Importance of convocation

Sobhani seems to have savoured every moment of the experience, in and out of the classroom. She was an active member of the Social Work Students’ Association, and before the official convocation ceremony she’ll be honoured with an award recognizing her contributions for political activism — the Clarice Chodak Recognition of Excellence in Social Action award. The irony isn’t lost on her.

“It's still sometimes challenging [to be politically active here] because I’m marginalized here, too, as an immigrant and a woman of colour. But at least I can speak up. Just like having the right to actually speak up. I may not be heard, but I can speak and not be arrested for it. So it's a huge difference.”

After finishing her classes Sobhani moved to Toronto, where she’s enjoying the energy of the “Big Smoke” and working in a women’s shelter. This fall she’ll begin her master’s education at the University of Toronto, specializing in women’s mental health. But she’ll be flying back to Calgary this week to graduate, because when you’ve been through what she and her family have been through, convocation isn’t something that you take for granted.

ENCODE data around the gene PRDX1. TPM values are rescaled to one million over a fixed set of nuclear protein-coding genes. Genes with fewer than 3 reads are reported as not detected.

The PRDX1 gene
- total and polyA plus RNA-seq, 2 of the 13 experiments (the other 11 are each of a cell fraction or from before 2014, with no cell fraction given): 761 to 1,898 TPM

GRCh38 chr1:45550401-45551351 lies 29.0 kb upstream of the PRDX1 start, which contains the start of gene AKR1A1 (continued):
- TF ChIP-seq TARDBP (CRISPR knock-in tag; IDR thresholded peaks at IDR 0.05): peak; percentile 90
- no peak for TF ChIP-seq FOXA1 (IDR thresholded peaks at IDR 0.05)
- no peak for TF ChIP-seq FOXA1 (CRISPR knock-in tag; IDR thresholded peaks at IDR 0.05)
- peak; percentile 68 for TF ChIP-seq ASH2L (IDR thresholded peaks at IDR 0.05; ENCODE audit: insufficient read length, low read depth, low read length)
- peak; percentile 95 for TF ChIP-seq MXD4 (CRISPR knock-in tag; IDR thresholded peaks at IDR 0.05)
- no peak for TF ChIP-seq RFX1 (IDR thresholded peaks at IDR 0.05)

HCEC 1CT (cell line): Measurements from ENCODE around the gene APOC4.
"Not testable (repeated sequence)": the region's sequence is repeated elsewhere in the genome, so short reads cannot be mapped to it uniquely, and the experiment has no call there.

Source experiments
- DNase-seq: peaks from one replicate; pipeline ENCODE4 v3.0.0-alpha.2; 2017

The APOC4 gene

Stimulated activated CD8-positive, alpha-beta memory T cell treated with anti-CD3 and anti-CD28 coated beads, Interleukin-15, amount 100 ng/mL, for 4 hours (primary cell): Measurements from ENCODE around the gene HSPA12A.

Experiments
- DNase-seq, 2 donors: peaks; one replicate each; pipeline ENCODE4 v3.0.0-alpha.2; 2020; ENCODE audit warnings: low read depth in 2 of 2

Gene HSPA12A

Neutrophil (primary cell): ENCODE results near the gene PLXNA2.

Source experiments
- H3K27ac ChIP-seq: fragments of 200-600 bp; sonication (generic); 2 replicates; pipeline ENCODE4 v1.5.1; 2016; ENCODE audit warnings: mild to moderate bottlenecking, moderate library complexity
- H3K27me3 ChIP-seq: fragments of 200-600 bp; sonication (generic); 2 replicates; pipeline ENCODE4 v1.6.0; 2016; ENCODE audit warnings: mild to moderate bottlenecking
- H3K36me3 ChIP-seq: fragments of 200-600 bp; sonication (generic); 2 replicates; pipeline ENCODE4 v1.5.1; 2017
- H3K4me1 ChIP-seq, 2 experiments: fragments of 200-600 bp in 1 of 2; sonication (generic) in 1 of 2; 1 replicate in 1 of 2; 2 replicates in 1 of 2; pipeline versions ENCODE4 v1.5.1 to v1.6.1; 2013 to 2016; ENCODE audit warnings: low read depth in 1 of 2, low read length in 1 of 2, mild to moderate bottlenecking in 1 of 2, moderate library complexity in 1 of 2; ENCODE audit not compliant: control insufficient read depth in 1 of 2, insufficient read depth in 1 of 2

“I don't know,” says Sobhani with obvious emotion. “I feel like it's very emotional. I have this feeling that I'm really happy and excited but also I don't feel like it's real. It feels surreal for me to finish my bachelor's but I also feel bad, in a way, because I know a lot of talented people in Iran who can't go to university. I feel like, this is not fair. You know, it's like I ran away and I got what I wanted. So, it's kind of like difficult, but I'm also happy.”